Thanks to innovations in building materials, design technologies, and construction tools, a new generation of architects can finally realize structures that would have previously remained mere dreams. This emergence of a new vernacular of radically sculpted buildings, rooms, and installations melds rigorous usability with a playful and cutting edge aesthetic, facilitating highly functional yet undeniably exhilarating spaces.
In an industrial section of Düsseldorf squats a relatively unremarkable yellow-tiled modernist-looking building. It looks like the sort of building that went up in the post-war reconstruction (the city was bombed nearly flat in night raids during WWII).
The building, however, betrays obvious categorizations. At first glance it seems easy to place on an historical continuum. But just as it could be from the fifties or sixties, it could just as easily be from the twenties or thirties. It may have miraculously survived the RAF’s gasoline bombs. Post-raid aerial survey photos would always reveal those few exclamation points of untouched buildings dotting the monochromatic wastes. Could this be one of those survivors? Is this why it looks so special sitting amidst the other unremarkable buildings of Mintropstrasse? Or maybe it’s the mere fact of the photograph that makes it special.
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Renowned architect Fernando Menis …has been invited as the only Canarian architect to present his proposal at the Venice Biennale, starting August 29th. Menis will invite visitors “INTO THE WALL” with his handcrafted installation that will feature a selection of
As part of our Soho House ‘In Conversation With’ series Crane.tv last night spoke with architects Rod Sheard of Populous, Kathryn Findlay of Ushida Findlay and Asif Khan and Pernilla Ohrstedt. Focused on designing the Olympics, each architect discusses their London 2012 specific project. Sheard tells us of the mammoth task involved in designing an Olympic stadium, Findlay discusses one of the only permanent structures to stay in Stratford, the Orbit, her co-project with Anish Kapoor and Cecil Balmond, while Khan and Ohrstedt fill us in on how, as an emerging architecture duo, they worked with global brand Coca-Cola to amplify their message, creating Beatbox, a structure fusing design and music. While each structure serves a different and specific purpose, the architects all share one mindset: changing the face of London while keeping the spirit of sustainability intact.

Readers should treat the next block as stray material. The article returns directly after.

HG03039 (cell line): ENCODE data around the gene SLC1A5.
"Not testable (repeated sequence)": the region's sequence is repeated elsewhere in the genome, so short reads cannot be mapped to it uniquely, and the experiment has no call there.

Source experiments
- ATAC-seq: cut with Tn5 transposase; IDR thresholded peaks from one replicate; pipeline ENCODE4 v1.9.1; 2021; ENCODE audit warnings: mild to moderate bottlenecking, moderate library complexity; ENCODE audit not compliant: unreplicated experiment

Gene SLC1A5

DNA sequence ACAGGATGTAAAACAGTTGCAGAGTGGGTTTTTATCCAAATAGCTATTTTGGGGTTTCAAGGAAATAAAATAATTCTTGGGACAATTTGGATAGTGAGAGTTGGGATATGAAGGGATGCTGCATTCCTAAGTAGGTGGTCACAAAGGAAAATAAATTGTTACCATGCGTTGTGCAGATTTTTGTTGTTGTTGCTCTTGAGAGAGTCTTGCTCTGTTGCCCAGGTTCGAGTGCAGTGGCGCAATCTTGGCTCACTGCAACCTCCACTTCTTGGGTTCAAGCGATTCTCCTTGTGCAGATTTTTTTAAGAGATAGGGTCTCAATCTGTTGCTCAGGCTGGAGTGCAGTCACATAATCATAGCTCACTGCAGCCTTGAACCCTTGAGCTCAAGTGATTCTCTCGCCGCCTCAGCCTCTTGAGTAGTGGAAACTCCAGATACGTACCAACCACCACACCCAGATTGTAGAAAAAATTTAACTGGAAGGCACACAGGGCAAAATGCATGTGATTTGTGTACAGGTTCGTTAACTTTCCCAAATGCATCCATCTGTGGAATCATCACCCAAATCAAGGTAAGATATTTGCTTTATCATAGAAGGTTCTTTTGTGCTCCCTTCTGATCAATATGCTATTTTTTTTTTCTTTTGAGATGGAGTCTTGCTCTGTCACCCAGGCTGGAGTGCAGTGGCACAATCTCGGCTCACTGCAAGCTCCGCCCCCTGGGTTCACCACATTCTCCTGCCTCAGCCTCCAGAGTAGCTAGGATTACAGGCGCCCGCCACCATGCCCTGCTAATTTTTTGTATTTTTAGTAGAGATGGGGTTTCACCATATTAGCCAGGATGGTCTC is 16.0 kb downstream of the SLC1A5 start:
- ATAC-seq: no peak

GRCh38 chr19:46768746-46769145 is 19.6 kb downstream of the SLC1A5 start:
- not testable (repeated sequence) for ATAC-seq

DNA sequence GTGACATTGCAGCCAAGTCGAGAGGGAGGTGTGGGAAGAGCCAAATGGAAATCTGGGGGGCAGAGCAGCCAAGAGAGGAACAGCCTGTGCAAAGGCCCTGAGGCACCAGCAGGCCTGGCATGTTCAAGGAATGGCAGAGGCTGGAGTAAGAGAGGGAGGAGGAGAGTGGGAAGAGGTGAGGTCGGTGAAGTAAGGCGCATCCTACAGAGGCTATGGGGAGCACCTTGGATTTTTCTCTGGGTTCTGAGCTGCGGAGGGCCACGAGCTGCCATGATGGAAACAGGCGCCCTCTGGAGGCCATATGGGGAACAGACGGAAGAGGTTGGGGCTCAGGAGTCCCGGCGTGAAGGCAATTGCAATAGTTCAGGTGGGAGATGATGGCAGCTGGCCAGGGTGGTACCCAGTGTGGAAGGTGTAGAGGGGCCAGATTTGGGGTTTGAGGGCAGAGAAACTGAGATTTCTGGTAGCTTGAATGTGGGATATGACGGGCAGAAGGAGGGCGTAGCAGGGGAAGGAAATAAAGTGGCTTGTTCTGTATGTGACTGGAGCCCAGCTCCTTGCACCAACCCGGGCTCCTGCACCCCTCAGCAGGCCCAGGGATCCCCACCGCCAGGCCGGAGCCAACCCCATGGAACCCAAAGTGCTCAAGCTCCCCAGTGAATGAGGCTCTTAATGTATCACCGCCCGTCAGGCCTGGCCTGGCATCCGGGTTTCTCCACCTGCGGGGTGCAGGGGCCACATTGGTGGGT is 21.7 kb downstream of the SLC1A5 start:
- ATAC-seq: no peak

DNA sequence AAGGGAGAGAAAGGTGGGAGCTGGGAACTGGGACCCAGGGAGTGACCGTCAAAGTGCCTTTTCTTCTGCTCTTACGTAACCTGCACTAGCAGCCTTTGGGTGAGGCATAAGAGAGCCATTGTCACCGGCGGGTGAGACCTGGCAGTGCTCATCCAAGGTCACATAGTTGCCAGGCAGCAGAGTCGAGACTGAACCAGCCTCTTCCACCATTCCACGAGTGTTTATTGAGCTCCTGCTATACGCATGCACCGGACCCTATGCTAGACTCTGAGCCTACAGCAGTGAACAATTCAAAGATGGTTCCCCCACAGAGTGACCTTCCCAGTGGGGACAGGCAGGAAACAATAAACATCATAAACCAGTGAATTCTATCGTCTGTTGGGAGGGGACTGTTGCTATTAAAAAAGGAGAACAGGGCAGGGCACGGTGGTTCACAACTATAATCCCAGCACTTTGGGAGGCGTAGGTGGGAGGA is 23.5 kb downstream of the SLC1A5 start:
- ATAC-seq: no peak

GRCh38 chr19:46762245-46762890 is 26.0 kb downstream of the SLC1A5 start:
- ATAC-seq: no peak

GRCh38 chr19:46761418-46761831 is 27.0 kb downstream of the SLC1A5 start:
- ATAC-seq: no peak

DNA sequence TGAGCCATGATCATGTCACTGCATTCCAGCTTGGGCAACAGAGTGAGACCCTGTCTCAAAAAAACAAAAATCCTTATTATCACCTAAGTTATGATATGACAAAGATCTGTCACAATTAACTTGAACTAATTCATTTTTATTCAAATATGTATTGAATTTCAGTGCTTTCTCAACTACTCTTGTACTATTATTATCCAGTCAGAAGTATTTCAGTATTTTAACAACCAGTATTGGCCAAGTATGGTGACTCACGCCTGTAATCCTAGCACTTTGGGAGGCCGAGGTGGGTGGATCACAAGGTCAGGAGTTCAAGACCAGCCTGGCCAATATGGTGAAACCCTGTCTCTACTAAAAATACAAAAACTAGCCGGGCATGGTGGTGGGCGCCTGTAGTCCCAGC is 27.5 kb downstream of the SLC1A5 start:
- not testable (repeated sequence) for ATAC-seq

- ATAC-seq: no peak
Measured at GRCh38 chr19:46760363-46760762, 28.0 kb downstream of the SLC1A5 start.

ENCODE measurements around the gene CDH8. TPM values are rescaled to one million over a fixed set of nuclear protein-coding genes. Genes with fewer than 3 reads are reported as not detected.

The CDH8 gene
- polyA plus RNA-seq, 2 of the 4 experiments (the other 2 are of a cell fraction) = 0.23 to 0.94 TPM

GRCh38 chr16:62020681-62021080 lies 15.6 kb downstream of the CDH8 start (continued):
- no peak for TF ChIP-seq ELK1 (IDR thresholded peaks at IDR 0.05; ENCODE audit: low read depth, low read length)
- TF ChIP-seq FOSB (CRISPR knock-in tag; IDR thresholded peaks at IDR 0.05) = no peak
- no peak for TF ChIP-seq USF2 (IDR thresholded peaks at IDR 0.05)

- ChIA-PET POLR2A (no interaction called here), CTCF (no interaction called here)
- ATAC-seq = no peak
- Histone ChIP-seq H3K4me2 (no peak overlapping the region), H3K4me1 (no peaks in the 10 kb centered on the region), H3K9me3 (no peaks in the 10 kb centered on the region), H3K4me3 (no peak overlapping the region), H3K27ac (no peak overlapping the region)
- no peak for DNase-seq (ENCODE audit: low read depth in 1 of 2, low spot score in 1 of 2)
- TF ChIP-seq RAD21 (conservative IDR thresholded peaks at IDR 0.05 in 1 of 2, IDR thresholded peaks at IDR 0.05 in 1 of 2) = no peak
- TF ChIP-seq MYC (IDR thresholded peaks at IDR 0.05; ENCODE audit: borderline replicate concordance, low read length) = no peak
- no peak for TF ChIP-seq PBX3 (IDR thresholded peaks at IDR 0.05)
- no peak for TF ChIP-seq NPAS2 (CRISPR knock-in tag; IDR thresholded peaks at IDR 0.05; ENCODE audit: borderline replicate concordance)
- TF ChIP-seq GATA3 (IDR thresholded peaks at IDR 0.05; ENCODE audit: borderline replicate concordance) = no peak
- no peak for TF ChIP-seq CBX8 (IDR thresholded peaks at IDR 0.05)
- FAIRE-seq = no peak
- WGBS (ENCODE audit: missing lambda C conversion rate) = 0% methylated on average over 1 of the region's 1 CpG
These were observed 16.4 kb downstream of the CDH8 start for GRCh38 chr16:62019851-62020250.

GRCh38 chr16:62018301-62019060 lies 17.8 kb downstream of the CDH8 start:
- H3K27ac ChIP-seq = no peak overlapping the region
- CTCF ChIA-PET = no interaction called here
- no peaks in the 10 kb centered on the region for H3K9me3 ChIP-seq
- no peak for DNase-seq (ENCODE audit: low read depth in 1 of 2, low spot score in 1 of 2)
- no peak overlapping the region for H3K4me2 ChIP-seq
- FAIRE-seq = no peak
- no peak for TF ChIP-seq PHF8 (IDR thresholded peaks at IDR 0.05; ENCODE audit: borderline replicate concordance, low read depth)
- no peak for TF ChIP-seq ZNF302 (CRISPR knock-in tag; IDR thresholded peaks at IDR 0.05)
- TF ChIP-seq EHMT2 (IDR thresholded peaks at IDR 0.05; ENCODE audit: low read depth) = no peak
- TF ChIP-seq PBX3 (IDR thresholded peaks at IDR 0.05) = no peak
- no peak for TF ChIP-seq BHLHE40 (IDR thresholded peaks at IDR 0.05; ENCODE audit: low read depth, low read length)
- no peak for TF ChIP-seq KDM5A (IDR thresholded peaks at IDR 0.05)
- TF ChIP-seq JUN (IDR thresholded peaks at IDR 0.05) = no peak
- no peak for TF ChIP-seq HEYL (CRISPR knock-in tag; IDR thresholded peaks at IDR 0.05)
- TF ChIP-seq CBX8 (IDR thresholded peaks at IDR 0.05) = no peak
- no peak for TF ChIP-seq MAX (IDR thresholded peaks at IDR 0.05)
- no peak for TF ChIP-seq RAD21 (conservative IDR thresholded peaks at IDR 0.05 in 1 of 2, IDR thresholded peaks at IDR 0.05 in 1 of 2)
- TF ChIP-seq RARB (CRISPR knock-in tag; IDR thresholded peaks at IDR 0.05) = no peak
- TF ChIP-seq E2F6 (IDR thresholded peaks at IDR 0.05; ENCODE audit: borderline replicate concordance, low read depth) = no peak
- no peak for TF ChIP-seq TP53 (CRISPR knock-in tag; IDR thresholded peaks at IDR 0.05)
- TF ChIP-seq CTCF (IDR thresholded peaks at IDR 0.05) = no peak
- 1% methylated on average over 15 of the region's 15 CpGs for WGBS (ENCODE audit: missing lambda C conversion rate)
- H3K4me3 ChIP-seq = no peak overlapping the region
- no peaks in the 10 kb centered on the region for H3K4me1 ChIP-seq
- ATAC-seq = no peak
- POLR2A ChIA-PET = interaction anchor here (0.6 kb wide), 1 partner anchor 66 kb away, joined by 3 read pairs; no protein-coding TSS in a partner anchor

With a quarter million LEGO bricks and 300 hours of finger intensive labor, Warren Elsmore and his wife constructed a mini replica of the 2012 Olympic Park in London. As Gizmodo reports, the model weighs about 80kg and would cost around $300,000 to build for scratch!
Continue after the break for a time-lapse video and more images.
The proposal for the NUK II National Library, designed by BARCODE Architects, presents a clever and pure univocal shape despite the great complexity of the given plot. By making the design compact and by moving volume from its base to the top, the building makes way and shows the characteristic ruins of Roman Emona on site, while at the same time this creates a public square along the important city junction. Prominently sited at a junction in the heart of perhaps the most important academic centre in Eastern Europe, the 20.000m2 project seeks to become a compelling architectural landmark. More images and architects’ description after the break.